• lt

The United Arab Emirates dirham is the legal tender of the country and was introduced on 19th May 1973, replacing the Qatar riyal. The dirham is subdivided intro 100 fils.

Origins and history

The history of the currency dates back to 19th May 1973, when it replaced the Qatar riyal. The Qatar riyal had circulated in all the Emirates except Abu Dabi since 1966. During the transition from the rupee to the Qatar riyal, both Qatar and Dubai used the latter currency.

The year the dirham was put into circulation, the following denominations of coins were minted: 1, 5, 10, 25, 50 fils and 1 dirham. The 1, 5 and 10 fils coins were produced in bronze and the rest of them in cupronickel. The size and composition of the fils coins were the same as that of the corresponding Qatar riyal. In 1995 the size of 1, 5 and 10 fils and also of 1 dirham coins was reduced. The new 1 dirham coin had exactly the same diameter as the old 50 fils coin. The new 50 fils coin was also reduced in size and given the heptagonal shape.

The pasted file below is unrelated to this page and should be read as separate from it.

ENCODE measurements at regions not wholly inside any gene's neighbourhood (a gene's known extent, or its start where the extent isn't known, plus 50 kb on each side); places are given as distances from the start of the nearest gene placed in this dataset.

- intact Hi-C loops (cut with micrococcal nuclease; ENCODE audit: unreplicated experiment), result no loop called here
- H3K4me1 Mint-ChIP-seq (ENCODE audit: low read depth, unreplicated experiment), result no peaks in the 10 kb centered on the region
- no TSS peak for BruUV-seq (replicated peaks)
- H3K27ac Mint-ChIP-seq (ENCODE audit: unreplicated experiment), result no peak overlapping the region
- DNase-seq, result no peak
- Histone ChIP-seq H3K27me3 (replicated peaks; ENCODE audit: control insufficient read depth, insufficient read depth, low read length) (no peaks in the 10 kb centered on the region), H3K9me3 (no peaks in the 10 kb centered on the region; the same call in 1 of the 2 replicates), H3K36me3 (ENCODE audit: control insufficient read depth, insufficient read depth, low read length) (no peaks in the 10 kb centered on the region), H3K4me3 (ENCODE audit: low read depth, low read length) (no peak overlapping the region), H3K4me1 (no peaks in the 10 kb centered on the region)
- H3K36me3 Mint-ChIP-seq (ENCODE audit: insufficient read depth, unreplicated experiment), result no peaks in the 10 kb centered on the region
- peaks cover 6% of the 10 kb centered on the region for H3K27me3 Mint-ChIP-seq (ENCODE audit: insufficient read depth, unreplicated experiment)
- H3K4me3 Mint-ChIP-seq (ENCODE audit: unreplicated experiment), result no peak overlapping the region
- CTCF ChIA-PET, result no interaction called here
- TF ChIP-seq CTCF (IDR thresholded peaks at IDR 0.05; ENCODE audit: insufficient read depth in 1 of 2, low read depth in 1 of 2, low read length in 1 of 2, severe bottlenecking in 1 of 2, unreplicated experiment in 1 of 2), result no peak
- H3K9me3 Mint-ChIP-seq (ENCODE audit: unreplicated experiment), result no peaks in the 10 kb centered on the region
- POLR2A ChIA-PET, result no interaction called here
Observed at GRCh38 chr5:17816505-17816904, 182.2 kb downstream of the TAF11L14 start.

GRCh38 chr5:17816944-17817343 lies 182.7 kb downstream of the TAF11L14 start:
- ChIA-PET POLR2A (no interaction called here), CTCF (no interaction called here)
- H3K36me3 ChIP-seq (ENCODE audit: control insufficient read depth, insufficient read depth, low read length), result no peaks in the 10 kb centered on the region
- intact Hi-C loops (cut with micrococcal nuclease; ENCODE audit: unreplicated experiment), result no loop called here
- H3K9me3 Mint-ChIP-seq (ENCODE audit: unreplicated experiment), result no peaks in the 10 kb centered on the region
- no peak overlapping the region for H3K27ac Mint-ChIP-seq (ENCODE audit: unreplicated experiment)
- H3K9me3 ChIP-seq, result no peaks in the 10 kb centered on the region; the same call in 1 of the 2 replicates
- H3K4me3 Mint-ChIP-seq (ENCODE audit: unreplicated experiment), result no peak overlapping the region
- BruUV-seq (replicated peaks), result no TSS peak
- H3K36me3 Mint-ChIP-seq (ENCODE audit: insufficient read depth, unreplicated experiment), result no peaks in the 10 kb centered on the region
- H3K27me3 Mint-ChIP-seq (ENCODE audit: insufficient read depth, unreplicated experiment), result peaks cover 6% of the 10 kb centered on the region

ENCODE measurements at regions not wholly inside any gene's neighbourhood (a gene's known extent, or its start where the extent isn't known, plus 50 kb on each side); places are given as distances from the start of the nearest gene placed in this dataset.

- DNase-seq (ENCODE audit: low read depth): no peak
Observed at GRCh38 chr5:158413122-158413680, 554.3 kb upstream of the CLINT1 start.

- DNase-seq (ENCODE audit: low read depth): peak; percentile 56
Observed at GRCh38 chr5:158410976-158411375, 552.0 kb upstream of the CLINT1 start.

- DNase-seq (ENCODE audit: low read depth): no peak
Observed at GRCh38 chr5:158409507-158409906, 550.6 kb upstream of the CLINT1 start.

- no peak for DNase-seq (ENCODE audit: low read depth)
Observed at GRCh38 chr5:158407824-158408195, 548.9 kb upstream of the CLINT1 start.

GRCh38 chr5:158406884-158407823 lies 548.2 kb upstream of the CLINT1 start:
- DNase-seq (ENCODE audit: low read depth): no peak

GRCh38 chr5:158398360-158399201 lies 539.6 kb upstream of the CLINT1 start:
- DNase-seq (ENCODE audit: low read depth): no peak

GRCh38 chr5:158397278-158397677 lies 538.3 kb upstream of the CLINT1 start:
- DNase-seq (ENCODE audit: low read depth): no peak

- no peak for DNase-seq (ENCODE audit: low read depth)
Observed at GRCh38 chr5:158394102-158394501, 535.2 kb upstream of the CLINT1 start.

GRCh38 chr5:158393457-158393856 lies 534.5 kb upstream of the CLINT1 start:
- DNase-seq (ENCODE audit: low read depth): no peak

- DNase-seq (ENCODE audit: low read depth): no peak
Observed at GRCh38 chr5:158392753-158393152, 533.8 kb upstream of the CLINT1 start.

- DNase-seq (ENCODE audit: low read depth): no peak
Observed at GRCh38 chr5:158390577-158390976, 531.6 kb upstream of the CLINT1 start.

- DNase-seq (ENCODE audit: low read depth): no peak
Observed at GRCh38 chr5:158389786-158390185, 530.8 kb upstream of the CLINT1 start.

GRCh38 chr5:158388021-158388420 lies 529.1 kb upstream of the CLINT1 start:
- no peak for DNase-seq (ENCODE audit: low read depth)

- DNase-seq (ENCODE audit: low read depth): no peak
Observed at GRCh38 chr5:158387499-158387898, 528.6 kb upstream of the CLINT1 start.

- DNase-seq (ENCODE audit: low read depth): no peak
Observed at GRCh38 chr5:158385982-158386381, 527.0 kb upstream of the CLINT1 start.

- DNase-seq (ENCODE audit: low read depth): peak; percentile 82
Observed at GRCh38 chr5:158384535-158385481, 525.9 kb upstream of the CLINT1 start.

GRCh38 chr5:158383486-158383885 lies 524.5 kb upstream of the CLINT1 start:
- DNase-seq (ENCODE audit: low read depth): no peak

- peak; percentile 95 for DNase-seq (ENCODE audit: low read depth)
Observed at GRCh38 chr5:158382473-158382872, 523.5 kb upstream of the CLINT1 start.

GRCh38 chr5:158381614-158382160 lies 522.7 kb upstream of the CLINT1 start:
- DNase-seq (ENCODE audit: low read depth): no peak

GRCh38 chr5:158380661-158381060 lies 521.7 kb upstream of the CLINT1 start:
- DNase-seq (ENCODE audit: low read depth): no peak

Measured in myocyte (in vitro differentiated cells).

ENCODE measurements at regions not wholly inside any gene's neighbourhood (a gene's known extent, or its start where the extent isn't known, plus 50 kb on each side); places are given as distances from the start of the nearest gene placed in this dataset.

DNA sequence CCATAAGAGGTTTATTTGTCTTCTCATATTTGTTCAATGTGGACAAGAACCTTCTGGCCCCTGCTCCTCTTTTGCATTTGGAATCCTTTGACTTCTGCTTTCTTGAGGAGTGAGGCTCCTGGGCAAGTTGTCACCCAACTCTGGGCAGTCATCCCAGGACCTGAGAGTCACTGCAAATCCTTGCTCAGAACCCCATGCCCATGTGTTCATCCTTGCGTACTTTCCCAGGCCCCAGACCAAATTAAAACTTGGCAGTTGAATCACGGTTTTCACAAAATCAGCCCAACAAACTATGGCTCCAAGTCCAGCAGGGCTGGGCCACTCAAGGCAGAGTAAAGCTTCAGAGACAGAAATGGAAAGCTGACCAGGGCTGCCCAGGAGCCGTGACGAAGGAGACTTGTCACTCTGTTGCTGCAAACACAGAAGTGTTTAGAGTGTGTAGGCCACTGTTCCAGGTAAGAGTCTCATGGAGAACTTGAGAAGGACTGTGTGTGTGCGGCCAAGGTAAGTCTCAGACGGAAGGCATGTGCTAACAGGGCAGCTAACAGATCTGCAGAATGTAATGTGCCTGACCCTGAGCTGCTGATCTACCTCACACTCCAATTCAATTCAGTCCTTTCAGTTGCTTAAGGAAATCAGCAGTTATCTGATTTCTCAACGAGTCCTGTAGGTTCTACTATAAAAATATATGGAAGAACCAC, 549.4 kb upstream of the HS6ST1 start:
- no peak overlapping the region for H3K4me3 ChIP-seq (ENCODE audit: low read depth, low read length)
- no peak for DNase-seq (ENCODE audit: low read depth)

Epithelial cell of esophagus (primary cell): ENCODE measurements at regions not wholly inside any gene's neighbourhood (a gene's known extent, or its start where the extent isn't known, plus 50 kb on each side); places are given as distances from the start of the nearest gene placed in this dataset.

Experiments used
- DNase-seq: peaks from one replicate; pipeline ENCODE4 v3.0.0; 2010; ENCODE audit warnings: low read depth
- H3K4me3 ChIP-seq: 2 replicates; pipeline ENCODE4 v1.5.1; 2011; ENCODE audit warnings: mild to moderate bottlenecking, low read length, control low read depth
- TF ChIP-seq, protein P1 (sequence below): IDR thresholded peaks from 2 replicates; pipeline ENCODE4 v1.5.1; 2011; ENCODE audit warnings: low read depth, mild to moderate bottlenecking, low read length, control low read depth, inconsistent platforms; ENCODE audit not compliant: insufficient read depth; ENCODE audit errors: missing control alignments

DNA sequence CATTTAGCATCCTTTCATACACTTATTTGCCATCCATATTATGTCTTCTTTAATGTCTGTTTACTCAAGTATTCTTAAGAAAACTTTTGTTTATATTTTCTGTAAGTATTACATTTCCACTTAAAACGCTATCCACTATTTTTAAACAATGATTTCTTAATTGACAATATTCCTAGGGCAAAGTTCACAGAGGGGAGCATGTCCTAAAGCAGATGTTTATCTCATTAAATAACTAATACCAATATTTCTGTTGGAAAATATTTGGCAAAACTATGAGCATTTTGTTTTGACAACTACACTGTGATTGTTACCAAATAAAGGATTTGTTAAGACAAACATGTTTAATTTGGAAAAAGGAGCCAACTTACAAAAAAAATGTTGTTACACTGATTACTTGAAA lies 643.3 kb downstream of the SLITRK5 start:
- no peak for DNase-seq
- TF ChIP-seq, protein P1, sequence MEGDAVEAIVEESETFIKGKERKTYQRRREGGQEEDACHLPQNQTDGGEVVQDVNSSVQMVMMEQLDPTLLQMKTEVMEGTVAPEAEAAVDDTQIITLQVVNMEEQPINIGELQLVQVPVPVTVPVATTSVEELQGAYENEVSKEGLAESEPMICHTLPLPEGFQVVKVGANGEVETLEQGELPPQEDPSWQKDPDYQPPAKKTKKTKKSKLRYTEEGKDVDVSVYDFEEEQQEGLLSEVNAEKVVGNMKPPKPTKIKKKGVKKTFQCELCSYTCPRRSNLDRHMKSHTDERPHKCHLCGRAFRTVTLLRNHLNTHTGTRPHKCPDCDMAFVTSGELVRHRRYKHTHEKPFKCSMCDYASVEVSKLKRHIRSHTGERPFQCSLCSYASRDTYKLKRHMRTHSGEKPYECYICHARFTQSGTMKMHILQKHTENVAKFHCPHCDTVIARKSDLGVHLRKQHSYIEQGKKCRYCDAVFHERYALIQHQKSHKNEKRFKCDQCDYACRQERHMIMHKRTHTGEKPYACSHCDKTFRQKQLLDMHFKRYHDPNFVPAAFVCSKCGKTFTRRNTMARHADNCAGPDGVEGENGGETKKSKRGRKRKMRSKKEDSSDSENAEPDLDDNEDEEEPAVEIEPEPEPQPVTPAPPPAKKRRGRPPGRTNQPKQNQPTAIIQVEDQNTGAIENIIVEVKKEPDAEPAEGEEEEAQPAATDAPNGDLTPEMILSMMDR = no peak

The first series of banknotes was issued in 1973 and the second one in 1982 replacing the denominations of 1 and 1.000 dirham. 500 dirham notes were introduced in 1983, followed by 200 dirham in 1989. 1000 dirham notes were reintroduced in 2000.

On 28th January 1978, the dirham was pegged to the International Monetary Fund special drawing rights, but in practice it is set to US dollar.

The authority in charge of minting coins and issuing banknotes is the Central Bank of the United Arab Emirates.

Interesting facts about the United Arab Emirates dirham

Valiutos keitykla Valiuta24 kaune